A fair market valuation is a statutory right under Arizona law after property is sold at a trustee’s sale. Banks have long included language in their loan documents that prospectively waives those rights — but no longer under a new ruling.
During the depths of the Great Recession (2008 – 2010) many borrowers found themselves on the wrong end of a lawsuit filed by a lender that just sold property at a trustee’s sale for a mere pittance. The lenders were attempting to recover the deficiency between the sale and loan amount. Many of these were on “spec” homes built by small developers who never intended on living in them — meaning they were unable to take advantage of the prohibition against deficiency judgments for residential borrowers who utilize their homes. Typically, borrowers would attempt to argue that the sale price was way below even the admittedly depressed market values, and demanded a fair market valuation hearing under A.R.S. § 33-814(A).
The problem? Most borrowers signed boilerplate loans that prospectively waived the right to a fair market valuation hearing. Many judges sided with the lenders, finding that freedom of contract was well established in Arizona; essentially saying that borrowers had the right to a bad deal by prospectively waiving the statutory right to a fair market hearing. Some superior court judges did not agree, and found that public policy trumped freedom of contract.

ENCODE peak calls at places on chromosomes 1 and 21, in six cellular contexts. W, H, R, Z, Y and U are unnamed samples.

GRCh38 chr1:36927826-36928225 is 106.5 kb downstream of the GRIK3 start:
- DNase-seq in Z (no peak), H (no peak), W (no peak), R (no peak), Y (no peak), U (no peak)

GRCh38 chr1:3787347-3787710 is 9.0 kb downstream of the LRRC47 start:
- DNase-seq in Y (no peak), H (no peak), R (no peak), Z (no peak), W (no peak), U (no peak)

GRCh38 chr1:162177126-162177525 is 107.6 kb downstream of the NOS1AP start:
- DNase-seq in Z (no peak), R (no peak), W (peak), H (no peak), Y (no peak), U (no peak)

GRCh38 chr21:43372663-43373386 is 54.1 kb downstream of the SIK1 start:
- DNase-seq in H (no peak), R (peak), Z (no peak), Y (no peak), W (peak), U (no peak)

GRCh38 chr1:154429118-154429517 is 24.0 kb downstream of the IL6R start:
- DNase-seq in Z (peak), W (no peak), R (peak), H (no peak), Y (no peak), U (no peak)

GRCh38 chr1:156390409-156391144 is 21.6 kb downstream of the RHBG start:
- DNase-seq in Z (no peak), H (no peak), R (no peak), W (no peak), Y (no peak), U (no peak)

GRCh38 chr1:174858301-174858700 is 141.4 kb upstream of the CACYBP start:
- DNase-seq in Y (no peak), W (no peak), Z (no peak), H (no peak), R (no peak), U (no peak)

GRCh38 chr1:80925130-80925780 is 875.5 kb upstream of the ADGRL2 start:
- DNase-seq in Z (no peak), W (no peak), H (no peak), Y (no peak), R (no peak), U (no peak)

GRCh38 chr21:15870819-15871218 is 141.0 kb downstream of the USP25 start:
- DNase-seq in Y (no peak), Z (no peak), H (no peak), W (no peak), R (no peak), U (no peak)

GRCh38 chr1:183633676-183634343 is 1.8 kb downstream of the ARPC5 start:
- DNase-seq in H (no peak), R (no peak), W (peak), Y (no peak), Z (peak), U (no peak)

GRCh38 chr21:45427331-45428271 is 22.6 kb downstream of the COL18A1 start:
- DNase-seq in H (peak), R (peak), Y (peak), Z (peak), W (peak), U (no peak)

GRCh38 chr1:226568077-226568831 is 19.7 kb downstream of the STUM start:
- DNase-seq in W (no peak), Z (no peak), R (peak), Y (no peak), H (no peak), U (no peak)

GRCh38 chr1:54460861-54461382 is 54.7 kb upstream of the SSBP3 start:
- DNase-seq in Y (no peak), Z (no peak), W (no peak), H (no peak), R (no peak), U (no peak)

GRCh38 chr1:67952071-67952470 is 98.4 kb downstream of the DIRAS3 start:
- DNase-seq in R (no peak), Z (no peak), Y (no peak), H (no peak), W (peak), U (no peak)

The Arizona Court’s decision in CSA 13-101 Loop, LLC v. Loop 101, LLC put his issue to rest. The Court determined that the public had an interest in preventing artificial deficiencies and protecting borrowers, and that it weighed heavily against any interest in enforcing the prospective waiver provision.
Unfortunately, this decision was about five years too late for many borrowers. But at least this issue is now resolved in favor of borrowers, and banks may not enforce these ubiquitous provisions. If you see one — insist it be deleted as unenforceable before signing any new loan.
The lawyers at Murphy Cordier PLC are experienced in dealing with these and related real-estate issues, if you find yourself on the wrong end of a dispute with your lender.